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Biosimilars Update: Keys for the Next Year and Beyond


The biosimilars market in the U.S. will not grow large overnight. However, over the next 4 to 10 years, a lot of companies are going to become players. During this same period, health plans, pharmacy benefit managers, Medicare, and Medicaid are going to start reaping savings by buying less expensive biosimilars. By a decade from now, sales of biosimilars will be creating new winners and losers in the overall biopharmaceutical marketplace.

In light of this, I was recently asked: what should a developer or investor be looking to achieve over the next year in the area of biosimilars? What should they be looking to achieve in the years after that?

Over the next year: Assuming the U.S. biosimilar law survives the upcoming Supreme Court decision (concerning the constitutionality of the President Obama’s health reform program), then the last roadblock to creating a biosimilar marketplace in the U.S. will have been eliminated.

The key, then, becomes: how quickly can FDA complete the multiple steps  necessary to establishing a viable system for evaluating and approving biosimilars. Here are some key indicators to watch in judging the agency’s progress:

  • the number of investigational new drug applications (IND's) being issued for biosimilars, which would be a “leading indicator” of slowdown or snags in FDA’s initial intake process;
  • publication of draft policy guidances dealing with critical details such as nomenclature, label warnings, unique names, etc. (until these issues are settled, FDA will be reluctant to approve anything);
  • revised estimates of how many fees the FDA expects to collect each year under the new biosimilars user fee program (a rough gauge of FDA’s view of its timeframe for approvals).

For those looking to be active in the biosimilars market, the next year provides an opportunity to build and strengthen relationships with payers (especially purchasing groups). Payers are going to be focused on the strength of clinical, animal and laboratory data comparing the biosimilar to the original biologic product. There will be a need for biosimilars to be offered at a discount to the cost of the original, but high-quality biosimilars with a 15%-20% discount will dominate the market over biosimilars of questionable quality with 30% to 40% discounts.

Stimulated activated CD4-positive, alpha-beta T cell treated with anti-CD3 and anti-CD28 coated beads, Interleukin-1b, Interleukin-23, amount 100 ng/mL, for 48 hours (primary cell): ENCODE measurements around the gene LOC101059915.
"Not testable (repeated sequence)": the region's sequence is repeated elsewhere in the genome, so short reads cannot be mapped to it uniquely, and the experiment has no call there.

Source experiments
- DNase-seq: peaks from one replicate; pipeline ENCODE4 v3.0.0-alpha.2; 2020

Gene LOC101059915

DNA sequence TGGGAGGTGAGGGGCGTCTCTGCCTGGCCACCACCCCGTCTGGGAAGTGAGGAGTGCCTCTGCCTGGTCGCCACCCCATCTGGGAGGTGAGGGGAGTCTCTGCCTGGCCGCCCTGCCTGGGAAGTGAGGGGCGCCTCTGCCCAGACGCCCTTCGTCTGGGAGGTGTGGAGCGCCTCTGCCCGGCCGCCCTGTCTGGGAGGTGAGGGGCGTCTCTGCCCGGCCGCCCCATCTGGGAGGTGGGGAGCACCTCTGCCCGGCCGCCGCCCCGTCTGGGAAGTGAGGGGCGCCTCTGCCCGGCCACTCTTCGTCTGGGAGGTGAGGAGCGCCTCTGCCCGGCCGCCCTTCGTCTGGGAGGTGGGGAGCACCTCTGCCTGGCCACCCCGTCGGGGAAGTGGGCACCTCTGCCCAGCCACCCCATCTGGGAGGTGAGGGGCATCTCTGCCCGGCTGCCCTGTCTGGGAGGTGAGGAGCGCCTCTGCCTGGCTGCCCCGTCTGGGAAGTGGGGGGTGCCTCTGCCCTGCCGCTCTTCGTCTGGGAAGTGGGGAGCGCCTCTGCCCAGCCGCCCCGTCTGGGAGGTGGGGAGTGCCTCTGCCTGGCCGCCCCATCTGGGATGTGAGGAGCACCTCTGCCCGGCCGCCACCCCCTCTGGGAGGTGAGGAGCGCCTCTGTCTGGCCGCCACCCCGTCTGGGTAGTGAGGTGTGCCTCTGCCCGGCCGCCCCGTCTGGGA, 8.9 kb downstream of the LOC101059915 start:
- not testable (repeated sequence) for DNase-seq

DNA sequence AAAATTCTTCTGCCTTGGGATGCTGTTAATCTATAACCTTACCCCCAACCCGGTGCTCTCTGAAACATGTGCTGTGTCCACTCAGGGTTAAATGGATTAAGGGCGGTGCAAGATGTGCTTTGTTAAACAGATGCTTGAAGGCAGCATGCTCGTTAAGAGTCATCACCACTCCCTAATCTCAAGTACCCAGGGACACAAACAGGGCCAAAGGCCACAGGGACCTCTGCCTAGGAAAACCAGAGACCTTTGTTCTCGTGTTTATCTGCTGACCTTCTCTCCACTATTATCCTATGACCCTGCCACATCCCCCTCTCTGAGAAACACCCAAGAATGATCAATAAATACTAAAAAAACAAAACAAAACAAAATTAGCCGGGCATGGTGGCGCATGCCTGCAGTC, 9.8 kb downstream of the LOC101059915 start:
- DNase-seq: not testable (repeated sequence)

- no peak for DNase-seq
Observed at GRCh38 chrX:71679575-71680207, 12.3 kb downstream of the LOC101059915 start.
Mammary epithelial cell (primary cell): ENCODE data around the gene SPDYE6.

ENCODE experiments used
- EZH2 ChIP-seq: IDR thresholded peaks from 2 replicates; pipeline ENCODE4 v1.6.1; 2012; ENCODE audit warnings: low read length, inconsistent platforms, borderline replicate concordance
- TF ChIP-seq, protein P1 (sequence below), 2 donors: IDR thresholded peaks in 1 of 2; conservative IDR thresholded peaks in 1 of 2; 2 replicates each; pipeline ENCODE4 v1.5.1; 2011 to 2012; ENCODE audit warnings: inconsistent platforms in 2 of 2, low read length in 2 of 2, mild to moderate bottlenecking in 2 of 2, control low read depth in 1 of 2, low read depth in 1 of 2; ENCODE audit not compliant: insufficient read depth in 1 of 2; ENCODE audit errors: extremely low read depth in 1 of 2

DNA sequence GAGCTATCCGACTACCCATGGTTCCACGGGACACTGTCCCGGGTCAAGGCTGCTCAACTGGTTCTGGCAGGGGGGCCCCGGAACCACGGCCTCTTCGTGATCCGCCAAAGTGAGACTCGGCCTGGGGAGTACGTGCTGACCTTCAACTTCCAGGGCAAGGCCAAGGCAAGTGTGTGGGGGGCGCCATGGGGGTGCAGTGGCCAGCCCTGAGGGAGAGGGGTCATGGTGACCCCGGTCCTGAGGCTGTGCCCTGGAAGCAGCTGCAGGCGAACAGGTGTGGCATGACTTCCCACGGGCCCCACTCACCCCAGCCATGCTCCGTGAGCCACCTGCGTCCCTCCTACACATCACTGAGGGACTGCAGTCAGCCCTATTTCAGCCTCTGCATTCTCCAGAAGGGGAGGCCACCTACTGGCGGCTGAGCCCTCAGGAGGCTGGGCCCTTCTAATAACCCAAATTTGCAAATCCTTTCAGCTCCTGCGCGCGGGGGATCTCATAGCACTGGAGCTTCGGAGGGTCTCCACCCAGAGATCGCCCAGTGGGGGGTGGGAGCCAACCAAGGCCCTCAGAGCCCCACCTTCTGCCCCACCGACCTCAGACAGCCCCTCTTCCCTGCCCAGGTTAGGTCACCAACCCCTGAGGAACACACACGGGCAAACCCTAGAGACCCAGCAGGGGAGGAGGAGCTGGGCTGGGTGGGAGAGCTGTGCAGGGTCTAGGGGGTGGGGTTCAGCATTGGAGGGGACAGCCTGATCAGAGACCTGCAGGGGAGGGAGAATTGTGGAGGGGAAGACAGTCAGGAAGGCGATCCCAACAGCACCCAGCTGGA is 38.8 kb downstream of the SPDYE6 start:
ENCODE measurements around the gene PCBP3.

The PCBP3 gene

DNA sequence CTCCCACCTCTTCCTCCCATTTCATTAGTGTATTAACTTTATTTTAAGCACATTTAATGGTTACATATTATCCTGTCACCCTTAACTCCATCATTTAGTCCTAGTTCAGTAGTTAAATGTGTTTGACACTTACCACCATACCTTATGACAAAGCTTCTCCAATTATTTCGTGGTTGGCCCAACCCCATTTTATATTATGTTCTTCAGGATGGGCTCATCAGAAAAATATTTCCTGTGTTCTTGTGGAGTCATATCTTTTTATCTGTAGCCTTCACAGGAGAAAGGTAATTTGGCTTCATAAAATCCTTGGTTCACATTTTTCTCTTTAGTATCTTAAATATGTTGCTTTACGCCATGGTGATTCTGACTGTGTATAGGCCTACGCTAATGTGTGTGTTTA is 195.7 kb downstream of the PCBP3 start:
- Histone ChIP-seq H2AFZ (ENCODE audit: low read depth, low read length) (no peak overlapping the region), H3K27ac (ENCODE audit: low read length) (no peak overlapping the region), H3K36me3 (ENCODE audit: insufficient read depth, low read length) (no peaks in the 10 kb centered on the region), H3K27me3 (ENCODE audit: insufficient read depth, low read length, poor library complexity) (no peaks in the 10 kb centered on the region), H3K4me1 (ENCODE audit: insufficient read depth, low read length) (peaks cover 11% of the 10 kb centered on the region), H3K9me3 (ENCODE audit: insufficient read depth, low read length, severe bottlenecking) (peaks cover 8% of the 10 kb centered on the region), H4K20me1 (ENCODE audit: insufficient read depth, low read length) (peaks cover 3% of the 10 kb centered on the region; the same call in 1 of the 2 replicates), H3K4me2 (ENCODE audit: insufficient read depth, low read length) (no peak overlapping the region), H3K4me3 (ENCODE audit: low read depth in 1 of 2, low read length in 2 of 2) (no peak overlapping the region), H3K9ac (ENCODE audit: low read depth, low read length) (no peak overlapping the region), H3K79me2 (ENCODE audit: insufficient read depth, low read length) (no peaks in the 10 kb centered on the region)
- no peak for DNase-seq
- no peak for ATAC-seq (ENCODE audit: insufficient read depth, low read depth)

Similarly, it is not too soon for companies developing biosimilars to start working with practicing physicians—to calm their fears that they will be forced to use inferior biosimilar products that will result in treatment failures. While payers, not physicians, will drive this market—payers will avoid products likely to generate criticisms and resistance from physicians.  

Finally, for those interested in the biosimilars market–stay cool over the next year. Biosimilars are a sure bet for the long-term. However, it will (quite legitimately) take FDA some time to create the new complex approval pathway that is required.

Looking beyond one year. Stay cool is still good advice. Some companies are going to slip behind or drop their investments because of corporate pressures for short-term return on investment (ROI). The biosimilars market is a battle for the long-haul and will belong to those who are prepared to stay the course through the several years it will take for FDA to develop policies and implement them consistently.

Another potential restraint on developers’ and investors’ commitments over the next several years is the persistent allegation that the U.S. biosimilars market will be limited unless FDA makes a determination that a biosimilar is interchangeable with the original product. However, FDA has placed a low priority on establishing a pathway for determining that an approved biosimilar is also interchangeable with the original biologic product.   

This “controversy” is a throwback to the implementation of Hatch-Waxman in the 1980’s. At that time, substituting copies for originals was a new concept, quality was low, purchasing was decentralized, and doctors had no incentive to prescribe generics.  Allowing forced substitution of FDA-approved generic drugs because they were “interchangeable” was an important dynamic in the growth of the generic drug industry.

However, none of these same underlying conditions are present at the beginning of the U.S. biosimilars market—substitution is widely accepted, quality biosimilars will be available, purchasing is far more centralized, and physicians will have incentives to prescribe biosimilars. FDA designation of "interchangeability," key to generic drugs, is almost irrelevant to biosimilars.

As a final thought: the rise of generic drugs made it necessary for innovators to work harder to develop new, patent-protected products that were better than drugs available generically. The same dynamic is going to play out over the next 10 years for biologic products. The biosimilars pathway adds further urgency for innovator companies to be refilling their pipelines with products that are better than ones currently available.  

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